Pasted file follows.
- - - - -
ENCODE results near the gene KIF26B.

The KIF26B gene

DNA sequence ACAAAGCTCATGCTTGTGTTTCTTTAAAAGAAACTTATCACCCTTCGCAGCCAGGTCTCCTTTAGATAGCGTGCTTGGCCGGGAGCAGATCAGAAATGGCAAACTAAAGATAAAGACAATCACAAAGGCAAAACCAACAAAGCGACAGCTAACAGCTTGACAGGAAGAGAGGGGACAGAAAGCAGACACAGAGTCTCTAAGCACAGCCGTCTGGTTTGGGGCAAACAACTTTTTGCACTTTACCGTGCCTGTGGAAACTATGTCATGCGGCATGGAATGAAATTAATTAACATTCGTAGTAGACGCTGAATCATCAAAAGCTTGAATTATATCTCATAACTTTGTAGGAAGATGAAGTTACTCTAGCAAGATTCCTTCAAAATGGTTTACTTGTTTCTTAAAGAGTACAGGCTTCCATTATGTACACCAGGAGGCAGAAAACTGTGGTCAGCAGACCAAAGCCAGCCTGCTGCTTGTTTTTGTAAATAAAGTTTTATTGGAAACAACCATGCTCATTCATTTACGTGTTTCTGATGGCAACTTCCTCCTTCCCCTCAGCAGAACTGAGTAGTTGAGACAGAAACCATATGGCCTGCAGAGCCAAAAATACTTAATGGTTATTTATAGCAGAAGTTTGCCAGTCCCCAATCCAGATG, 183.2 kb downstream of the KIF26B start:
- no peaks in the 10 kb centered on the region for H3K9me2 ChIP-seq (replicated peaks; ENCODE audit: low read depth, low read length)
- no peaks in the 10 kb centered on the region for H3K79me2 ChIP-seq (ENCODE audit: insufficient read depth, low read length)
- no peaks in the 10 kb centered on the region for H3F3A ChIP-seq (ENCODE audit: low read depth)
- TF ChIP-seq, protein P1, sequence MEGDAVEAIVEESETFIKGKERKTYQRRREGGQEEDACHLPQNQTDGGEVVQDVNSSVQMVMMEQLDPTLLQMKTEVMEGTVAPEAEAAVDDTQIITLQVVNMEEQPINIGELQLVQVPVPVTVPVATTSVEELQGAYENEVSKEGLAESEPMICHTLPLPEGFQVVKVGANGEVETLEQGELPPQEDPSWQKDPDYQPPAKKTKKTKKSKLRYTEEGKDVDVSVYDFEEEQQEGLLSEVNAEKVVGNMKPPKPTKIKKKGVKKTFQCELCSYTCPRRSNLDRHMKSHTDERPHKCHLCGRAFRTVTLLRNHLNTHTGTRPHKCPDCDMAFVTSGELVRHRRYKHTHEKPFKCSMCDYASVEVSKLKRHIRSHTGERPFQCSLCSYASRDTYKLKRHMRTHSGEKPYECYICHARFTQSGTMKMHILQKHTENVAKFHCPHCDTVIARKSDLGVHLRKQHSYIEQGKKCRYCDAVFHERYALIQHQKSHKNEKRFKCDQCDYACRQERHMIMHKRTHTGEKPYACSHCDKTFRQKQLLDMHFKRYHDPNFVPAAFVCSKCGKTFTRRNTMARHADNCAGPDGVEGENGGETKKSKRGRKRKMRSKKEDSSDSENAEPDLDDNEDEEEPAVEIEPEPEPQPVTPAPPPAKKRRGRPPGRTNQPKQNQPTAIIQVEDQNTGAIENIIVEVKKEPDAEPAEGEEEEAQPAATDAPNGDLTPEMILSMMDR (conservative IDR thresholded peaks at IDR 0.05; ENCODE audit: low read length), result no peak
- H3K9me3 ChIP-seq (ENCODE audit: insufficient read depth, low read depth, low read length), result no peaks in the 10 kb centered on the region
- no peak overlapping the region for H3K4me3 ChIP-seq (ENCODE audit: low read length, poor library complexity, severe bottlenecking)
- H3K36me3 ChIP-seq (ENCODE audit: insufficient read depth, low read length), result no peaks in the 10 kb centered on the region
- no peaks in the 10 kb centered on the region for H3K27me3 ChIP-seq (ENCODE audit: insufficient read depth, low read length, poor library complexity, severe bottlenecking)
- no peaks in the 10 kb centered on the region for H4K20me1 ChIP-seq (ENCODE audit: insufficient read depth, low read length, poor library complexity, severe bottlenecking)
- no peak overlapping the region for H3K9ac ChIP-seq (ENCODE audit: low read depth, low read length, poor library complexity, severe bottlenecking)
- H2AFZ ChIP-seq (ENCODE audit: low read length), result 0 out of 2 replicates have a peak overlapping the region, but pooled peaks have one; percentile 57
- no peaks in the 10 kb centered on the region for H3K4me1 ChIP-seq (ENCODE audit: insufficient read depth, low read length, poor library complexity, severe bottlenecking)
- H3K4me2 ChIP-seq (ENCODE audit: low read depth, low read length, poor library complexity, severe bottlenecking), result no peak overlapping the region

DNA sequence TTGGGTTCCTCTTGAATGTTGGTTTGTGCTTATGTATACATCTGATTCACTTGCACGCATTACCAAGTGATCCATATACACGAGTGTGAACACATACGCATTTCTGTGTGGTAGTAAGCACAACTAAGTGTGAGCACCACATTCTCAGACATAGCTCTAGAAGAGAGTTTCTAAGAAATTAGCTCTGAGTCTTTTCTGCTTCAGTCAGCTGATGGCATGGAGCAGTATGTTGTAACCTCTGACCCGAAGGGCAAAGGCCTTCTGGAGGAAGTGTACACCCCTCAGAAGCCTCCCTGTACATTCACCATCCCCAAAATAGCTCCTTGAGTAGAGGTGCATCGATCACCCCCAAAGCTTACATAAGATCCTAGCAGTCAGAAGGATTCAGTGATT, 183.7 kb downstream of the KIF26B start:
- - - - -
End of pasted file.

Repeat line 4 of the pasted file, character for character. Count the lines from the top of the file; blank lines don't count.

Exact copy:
- no peaks in the 10 kb centered on the region for H3K9me2 ChIP-seq (replicated peaks; ENCODE audit: low read depth, low read length)